"I applied to the Scholars program in order to gain research experience in Classics for graduate level work in the future."
Ancient literary criticism, poetics, Neo-Aristotelianism, textural criticism, Latin epic, ancient religion, practical application of the Classics, comparative literature, Italian literature (medieval and modern), medieval studies, modernism, film studies.
Academic and Other Awards
- University Scholars Program Scholarship (2011-2012)
- George and Liberty Perry Ancient Greek Language Scholarship (2010)
- Anderson Scholar of Highest Distinction (2008)
- Florida Bright Futures (2008)
- UF President's Honor Roll (2008-2011)
- UF Honor's Program (2008-2011)
- Epsilon Iota/Chapter of Eta Sigma Phi
With Eta Sigma Phi I help organize annual canned-food drives, bake-a-thons, and other events.
Hobbies and Interests
Agent of Homeric Closure: Mercury in the Aeneid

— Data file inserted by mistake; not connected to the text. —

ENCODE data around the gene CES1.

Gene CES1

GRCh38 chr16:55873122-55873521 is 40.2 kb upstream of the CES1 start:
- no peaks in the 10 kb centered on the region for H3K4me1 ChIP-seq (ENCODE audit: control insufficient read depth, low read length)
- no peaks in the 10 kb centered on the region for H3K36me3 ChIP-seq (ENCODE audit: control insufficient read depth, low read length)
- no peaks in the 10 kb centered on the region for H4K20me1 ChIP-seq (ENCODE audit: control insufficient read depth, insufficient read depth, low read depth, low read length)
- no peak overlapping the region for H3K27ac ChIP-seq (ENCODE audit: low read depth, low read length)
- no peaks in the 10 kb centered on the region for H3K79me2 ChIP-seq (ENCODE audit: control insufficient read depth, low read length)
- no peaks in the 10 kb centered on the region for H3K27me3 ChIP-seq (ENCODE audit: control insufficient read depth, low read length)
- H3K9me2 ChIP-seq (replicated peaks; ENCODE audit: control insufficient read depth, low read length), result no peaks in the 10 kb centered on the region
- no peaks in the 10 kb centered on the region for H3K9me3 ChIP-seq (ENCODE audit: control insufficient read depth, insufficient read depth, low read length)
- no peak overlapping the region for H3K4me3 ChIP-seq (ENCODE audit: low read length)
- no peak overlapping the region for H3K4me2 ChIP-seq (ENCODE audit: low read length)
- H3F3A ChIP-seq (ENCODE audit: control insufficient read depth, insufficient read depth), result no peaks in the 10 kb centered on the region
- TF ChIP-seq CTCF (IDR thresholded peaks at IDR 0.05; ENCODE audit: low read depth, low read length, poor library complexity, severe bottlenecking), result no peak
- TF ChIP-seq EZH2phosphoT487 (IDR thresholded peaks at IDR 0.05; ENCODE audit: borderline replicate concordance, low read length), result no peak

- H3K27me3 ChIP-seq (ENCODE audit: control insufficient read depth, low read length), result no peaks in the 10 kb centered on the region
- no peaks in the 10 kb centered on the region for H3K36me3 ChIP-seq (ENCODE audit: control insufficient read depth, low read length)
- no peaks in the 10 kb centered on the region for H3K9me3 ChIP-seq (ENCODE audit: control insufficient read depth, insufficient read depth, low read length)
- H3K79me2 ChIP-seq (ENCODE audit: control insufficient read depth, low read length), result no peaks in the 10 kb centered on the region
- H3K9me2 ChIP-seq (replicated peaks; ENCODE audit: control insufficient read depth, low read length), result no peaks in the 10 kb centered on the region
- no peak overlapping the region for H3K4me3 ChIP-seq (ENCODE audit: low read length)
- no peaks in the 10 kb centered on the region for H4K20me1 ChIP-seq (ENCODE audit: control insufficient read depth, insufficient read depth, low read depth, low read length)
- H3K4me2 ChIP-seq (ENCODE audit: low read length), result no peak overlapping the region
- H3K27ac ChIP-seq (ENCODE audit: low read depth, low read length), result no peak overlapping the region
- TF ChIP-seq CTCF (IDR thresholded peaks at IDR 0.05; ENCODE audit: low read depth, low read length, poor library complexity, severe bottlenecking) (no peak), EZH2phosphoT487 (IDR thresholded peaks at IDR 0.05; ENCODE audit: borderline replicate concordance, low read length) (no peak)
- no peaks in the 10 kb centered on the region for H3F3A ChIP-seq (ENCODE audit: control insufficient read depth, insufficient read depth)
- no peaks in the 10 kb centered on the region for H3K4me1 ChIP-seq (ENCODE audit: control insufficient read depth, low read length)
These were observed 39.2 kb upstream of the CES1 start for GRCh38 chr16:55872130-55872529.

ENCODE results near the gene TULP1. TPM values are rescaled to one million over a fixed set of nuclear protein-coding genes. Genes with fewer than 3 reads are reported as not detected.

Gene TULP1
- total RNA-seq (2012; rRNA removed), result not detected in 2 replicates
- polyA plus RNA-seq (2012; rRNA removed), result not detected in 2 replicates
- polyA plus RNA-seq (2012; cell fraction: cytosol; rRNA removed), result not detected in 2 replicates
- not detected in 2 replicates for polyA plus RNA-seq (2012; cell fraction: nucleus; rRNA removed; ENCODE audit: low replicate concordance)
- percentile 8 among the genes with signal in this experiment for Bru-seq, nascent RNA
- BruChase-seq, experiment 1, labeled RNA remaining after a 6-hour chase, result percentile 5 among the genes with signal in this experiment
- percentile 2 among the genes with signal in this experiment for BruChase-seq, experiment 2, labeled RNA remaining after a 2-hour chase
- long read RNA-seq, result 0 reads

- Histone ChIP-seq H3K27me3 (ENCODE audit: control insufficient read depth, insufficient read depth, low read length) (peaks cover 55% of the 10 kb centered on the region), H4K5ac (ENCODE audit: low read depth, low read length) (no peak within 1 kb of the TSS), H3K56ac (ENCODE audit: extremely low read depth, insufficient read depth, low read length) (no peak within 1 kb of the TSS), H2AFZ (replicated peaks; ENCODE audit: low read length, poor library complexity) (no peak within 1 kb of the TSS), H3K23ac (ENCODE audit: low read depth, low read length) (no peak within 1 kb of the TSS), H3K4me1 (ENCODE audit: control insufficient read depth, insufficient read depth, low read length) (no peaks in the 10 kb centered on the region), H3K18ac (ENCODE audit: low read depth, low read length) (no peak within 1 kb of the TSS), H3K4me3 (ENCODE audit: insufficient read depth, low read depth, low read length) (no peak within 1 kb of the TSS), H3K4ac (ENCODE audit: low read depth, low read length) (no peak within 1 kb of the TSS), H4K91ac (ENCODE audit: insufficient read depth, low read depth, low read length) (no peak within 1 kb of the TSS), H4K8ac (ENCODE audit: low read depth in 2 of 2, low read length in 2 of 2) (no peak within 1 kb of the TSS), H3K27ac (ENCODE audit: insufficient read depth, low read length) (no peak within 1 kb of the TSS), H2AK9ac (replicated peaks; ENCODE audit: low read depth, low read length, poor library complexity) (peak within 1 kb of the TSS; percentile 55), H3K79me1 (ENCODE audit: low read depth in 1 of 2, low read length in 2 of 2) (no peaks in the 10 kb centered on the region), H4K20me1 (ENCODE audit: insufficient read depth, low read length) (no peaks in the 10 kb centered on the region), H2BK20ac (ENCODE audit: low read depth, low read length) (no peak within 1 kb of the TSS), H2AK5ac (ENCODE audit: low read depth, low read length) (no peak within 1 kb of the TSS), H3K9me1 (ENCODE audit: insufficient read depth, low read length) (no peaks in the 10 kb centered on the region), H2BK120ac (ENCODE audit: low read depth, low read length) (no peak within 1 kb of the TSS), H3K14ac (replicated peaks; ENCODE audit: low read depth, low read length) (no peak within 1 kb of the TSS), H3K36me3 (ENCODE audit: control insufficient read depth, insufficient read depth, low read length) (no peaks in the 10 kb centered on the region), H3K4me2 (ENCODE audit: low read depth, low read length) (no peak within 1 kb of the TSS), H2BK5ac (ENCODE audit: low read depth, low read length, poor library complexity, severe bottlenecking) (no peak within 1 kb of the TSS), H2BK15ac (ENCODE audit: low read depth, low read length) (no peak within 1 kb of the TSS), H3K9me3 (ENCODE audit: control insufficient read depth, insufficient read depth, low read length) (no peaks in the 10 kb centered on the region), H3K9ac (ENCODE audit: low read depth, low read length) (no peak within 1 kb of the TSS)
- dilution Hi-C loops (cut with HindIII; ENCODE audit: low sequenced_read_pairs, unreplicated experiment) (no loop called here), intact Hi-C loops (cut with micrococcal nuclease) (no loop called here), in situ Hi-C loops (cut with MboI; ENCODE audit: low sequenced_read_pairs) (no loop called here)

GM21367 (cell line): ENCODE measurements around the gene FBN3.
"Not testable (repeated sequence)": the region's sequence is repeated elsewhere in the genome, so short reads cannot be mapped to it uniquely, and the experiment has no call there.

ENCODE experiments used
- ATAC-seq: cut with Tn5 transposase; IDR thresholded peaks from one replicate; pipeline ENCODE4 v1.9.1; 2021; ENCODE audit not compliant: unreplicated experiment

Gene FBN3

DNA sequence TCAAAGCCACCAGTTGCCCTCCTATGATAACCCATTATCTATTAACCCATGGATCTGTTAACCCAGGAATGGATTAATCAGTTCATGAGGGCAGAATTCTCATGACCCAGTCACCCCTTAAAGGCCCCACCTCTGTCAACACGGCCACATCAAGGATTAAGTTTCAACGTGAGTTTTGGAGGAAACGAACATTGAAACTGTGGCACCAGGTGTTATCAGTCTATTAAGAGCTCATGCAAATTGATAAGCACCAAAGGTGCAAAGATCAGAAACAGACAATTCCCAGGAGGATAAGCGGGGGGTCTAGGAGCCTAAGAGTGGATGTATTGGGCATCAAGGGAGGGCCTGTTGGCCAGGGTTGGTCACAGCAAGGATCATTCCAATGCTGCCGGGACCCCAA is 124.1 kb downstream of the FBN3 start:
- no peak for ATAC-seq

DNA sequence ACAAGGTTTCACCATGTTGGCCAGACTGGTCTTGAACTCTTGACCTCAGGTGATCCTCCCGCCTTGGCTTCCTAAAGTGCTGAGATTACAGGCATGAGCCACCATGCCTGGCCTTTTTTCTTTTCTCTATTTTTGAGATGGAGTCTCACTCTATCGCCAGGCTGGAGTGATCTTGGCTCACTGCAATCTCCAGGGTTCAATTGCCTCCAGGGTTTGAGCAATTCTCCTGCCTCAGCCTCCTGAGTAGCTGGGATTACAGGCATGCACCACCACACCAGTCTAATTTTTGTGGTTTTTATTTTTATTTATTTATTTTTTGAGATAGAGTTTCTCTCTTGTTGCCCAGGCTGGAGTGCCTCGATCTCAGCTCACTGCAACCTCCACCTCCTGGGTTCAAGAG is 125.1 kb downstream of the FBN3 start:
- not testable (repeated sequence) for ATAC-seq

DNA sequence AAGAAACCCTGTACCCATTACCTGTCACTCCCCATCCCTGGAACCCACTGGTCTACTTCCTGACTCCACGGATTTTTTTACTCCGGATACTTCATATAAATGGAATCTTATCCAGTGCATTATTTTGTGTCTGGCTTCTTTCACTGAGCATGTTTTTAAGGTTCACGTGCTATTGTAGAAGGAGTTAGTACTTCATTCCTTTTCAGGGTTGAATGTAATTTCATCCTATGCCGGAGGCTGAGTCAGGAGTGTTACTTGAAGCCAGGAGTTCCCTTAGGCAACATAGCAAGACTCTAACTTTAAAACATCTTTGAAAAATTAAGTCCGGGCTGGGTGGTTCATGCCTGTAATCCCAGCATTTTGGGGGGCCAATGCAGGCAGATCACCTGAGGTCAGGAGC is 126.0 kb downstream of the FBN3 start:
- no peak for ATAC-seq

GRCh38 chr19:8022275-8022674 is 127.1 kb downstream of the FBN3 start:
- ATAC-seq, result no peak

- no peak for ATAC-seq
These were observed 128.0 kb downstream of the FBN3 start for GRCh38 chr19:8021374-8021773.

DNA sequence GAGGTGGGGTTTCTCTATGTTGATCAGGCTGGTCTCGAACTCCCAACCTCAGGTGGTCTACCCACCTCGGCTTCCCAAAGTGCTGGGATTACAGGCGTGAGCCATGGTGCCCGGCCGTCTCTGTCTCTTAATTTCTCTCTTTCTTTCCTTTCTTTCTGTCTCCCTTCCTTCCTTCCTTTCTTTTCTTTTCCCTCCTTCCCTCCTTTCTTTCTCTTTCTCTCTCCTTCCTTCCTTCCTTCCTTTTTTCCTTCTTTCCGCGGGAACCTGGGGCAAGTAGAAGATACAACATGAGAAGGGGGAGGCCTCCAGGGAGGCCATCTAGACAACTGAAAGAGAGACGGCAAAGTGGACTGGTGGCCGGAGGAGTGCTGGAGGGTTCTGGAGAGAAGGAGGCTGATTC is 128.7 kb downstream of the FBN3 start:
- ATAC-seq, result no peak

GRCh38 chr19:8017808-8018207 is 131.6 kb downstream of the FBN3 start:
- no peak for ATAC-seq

The divine intervention of Mercury in Vergil’s Aeneid, however brief, challenges the naturalistic reading of Dido’s ill-fated love, and stands as so unwieldy a narrative nuisance that D.C. Feeney has stated, “generations of readers and scholars have come up with more or less ingenious techniques for writing the disruptive Mercury out of the story.” Whereas this limited attention has almost entirely written Vergil’s contribution to the epic herald tradition out of the critical record, this paper will address Mercury in Book 4 of the Aeneid in light of his capacity as an agent of Homeric closure as well as a marker signaling the end of the narrative conflict of Aeneas’ delay in Carthage. Previous scholarship has focused almost exclusively on the parallels between Odyssey 5 and the Mercury episode in Aeneid 4, in accordance with E.L. Harrison’s evaluation; “It is clear that this is Vergil’s model for Mercury’s first mission to Aeneas”. A closer look at Iliad 24 will demonstrate a clearer narrative connection between the Homeric and Vergilian epics, both in terms of content and structure.